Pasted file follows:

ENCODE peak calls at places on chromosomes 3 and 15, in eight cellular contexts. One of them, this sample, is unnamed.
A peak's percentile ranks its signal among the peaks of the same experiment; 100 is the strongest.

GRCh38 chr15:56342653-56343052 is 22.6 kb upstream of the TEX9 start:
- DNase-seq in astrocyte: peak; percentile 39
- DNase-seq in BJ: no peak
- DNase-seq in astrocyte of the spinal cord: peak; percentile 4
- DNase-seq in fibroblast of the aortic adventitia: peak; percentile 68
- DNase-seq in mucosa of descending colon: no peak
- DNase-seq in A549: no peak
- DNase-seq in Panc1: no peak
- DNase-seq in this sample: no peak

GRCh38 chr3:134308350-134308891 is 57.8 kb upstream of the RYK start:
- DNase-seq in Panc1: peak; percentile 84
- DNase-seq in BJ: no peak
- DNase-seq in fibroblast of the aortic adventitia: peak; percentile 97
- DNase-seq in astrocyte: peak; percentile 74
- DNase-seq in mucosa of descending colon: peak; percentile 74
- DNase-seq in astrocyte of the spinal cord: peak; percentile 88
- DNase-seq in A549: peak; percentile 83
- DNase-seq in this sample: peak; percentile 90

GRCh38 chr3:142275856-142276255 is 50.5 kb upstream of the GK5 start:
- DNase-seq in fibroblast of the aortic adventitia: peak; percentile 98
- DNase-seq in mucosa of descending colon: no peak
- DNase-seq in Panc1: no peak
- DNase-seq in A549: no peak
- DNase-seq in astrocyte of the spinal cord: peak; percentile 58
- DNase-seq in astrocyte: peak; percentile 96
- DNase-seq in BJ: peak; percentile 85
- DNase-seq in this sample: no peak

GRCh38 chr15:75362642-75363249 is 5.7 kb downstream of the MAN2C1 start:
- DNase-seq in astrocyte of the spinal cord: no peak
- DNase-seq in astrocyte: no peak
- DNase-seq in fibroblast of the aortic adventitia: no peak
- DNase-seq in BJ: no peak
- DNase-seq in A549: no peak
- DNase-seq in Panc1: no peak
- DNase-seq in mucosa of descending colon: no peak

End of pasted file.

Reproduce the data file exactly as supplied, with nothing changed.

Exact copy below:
ENCODE peak calls at places on chromosomes 3 and 15, in eight cellular contexts. One of them, this sample, is unnamed.
A peak's percentile ranks its signal among the peaks of the same experiment; 100 is the strongest.

GRCh38 chr15:56342653-56343052 is 22.6 kb upstream of the TEX9 start:
- DNase-seq in astrocyte: peak; percentile 39
- DNase-seq in BJ: no peak
- DNase-seq in astrocyte of the spinal cord: peak; percentile 4
- DNase-seq in fibroblast of the aortic adventitia: peak; percentile 68
- DNase-seq in mucosa of descending colon: no peak
- DNase-seq in A549: no peak
- DNase-seq in Panc1: no peak
- DNase-seq in this sample: no peak

GRCh38 chr3:134308350-134308891 is 57.8 kb upstream of the RYK start:
- DNase-seq in Panc1: peak; percentile 84
- DNase-seq in BJ: no peak
- DNase-seq in fibroblast of the aortic adventitia: peak; percentile 97
- DNase-seq in astrocyte: peak; percentile 74
- DNase-seq in mucosa of descending colon: peak; percentile 74
- DNase-seq in astrocyte of the spinal cord: peak; percentile 88
- DNase-seq in A549: peak; percentile 83
- DNase-seq in this sample: peak; percentile 90

GRCh38 chr3:142275856-142276255 is 50.5 kb upstream of the GK5 start:
- DNase-seq in fibroblast of the aortic adventitia: peak; percentile 98
- DNase-seq in mucosa of descending colon: no peak
- DNase-seq in Panc1: no peak
- DNase-seq in A549: no peak
- DNase-seq in astrocyte of the spinal cord: peak; percentile 58
- DNase-seq in astrocyte: peak; percentile 96
- DNase-seq in BJ: peak; percentile 85
- DNase-seq in this sample: no peak

GRCh38 chr15:75362642-75363249 is 5.7 kb downstream of the MAN2C1 start:
- DNase-seq in astrocyte of the spinal cord: no peak
- DNase-seq in astrocyte: no peak
- DNase-seq in fibroblast of the aortic adventitia: no peak
- DNase-seq in BJ: no peak
- DNase-seq in A549: no peak
- DNase-seq in Panc1: no peak
- DNase-seq in mucosa of descending colon: no peak